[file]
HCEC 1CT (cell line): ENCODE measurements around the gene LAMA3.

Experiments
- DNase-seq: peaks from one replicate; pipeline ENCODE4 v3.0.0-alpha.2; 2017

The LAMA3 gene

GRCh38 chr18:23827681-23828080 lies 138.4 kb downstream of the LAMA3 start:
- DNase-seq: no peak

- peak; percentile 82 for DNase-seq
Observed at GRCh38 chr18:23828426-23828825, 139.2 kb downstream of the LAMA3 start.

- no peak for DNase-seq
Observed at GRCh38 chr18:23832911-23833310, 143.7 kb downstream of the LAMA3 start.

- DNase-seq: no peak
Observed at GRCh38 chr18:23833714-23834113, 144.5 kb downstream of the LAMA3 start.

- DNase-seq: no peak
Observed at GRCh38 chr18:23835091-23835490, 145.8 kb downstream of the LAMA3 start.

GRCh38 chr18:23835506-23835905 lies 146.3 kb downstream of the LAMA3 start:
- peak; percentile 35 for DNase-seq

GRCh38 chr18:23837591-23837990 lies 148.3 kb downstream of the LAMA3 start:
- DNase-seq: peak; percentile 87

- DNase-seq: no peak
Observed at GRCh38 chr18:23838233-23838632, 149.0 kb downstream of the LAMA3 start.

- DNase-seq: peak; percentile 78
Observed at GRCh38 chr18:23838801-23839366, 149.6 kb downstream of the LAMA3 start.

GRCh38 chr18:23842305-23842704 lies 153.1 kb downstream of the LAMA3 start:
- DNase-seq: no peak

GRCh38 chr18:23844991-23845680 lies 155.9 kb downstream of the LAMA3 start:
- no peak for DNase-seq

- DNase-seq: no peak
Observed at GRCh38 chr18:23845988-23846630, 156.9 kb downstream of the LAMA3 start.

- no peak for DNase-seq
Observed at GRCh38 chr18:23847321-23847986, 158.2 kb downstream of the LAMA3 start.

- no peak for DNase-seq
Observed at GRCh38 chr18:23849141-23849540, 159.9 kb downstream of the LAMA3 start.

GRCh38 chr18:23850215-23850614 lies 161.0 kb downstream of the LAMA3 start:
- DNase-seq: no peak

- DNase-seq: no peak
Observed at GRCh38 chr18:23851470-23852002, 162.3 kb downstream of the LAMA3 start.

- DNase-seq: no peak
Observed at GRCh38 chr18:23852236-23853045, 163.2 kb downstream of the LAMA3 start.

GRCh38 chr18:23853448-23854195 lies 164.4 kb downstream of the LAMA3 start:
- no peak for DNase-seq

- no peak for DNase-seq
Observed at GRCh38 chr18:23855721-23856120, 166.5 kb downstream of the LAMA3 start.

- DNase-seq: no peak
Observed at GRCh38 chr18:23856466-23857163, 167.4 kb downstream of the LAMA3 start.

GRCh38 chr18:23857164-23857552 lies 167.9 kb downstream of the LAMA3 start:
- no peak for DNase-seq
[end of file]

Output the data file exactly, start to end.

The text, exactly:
HCEC 1CT (cell line): ENCODE measurements around the gene LAMA3.

Experiments
- DNase-seq: peaks from one replicate; pipeline ENCODE4 v3.0.0-alpha.2; 2017

The LAMA3 gene

GRCh38 chr18:23827681-23828080 lies 138.4 kb downstream of the LAMA3 start:
- DNase-seq: no peak

- peak; percentile 82 for DNase-seq
Observed at GRCh38 chr18:23828426-23828825, 139.2 kb downstream of the LAMA3 start.

- no peak for DNase-seq
Observed at GRCh38 chr18:23832911-23833310, 143.7 kb downstream of the LAMA3 start.

- DNase-seq: no peak
Observed at GRCh38 chr18:23833714-23834113, 144.5 kb downstream of the LAMA3 start.

- DNase-seq: no peak
Observed at GRCh38 chr18:23835091-23835490, 145.8 kb downstream of the LAMA3 start.

GRCh38 chr18:23835506-23835905 lies 146.3 kb downstream of the LAMA3 start:
- peak; percentile 35 for DNase-seq

GRCh38 chr18:23837591-23837990 lies 148.3 kb downstream of the LAMA3 start:
- DNase-seq: peak; percentile 87

- DNase-seq: no peak
Observed at GRCh38 chr18:23838233-23838632, 149.0 kb downstream of the LAMA3 start.

- DNase-seq: peak; percentile 78
Observed at GRCh38 chr18:23838801-23839366, 149.6 kb downstream of the LAMA3 start.

GRCh38 chr18:23842305-23842704 lies 153.1 kb downstream of the LAMA3 start:
- DNase-seq: no peak

GRCh38 chr18:23844991-23845680 lies 155.9 kb downstream of the LAMA3 start:
- no peak for DNase-seq

- DNase-seq: no peak
Observed at GRCh38 chr18:23845988-23846630, 156.9 kb downstream of the LAMA3 start.

- no peak for DNase-seq
Observed at GRCh38 chr18:23847321-23847986, 158.2 kb downstream of the LAMA3 start.

- no peak for DNase-seq
Observed at GRCh38 chr18:23849141-23849540, 159.9 kb downstream of the LAMA3 start.

GRCh38 chr18:23850215-23850614 lies 161.0 kb downstream of the LAMA3 start:
- DNase-seq: no peak

- DNase-seq: no peak
Observed at GRCh38 chr18:23851470-23852002, 162.3 kb downstream of the LAMA3 start.

- DNase-seq: no peak
Observed at GRCh38 chr18:23852236-23853045, 163.2 kb downstream of the LAMA3 start.

GRCh38 chr18:23853448-23854195 lies 164.4 kb downstream of the LAMA3 start:
- no peak for DNase-seq

- no peak for DNase-seq
Observed at GRCh38 chr18:23855721-23856120, 166.5 kb downstream of the LAMA3 start.

- DNase-seq: no peak
Observed at GRCh38 chr18:23856466-23857163, 167.4 kb downstream of the LAMA3 start.

GRCh38 chr18:23857164-23857552 lies 167.9 kb downstream of the LAMA3 start:
- no peak for DNase-seq